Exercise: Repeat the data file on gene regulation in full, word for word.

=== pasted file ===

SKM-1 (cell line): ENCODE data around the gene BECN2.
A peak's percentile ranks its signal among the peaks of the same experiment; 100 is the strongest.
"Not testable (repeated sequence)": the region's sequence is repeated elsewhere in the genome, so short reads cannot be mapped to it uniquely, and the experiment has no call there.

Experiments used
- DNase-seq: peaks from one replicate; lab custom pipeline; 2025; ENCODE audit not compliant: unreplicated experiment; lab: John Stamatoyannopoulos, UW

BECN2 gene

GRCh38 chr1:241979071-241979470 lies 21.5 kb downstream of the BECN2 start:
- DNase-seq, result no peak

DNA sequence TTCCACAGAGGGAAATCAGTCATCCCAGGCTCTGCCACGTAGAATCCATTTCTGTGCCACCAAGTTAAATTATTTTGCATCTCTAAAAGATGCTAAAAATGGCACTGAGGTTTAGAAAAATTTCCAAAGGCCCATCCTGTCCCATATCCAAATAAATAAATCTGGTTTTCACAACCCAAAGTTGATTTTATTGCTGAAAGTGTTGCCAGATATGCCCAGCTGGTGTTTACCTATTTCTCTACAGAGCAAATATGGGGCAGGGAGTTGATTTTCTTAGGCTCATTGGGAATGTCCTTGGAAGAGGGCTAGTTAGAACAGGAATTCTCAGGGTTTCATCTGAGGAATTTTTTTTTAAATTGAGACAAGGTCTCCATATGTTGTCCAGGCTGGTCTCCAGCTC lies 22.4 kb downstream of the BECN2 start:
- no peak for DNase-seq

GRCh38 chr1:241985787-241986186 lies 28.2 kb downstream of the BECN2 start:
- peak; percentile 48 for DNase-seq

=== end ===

SKM-1 (cell line): ENCODE data around the gene BECN2.
A peak's percentile ranks its signal among the peaks of the same experiment; 100 is the strongest.
"Not testable (repeated sequence)": the region's sequence is repeated elsewhere in the genome, so short reads cannot be mapped to it uniquely, and the experiment has no call there.

Experiments used
- DNase-seq: peaks from one replicate; lab custom pipeline; 2025; ENCODE audit not compliant: unreplicated experiment; lab: John Stamatoyannopoulos, UW

BECN2 gene

GRCh38 chr1:241979071-241979470 lies 21.5 kb downstream of the BECN2 start:
- DNase-seq, result no peak

DNA sequence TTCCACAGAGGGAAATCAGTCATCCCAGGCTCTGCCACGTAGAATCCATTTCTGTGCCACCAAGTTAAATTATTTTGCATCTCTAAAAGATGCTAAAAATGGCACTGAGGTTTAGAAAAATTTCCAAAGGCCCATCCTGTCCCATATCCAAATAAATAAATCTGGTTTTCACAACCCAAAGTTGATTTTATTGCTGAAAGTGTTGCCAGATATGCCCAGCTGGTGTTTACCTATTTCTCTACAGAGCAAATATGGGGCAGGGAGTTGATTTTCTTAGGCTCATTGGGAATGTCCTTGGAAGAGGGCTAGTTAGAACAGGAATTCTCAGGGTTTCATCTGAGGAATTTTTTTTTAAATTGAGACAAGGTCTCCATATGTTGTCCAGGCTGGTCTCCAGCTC lies 22.4 kb downstream of the BECN2 start:
- no peak for DNase-seq

GRCh38 chr1:241985787-241986186 lies 28.2 kb downstream of the BECN2 start:
- peak; percentile 48 for DNase-seq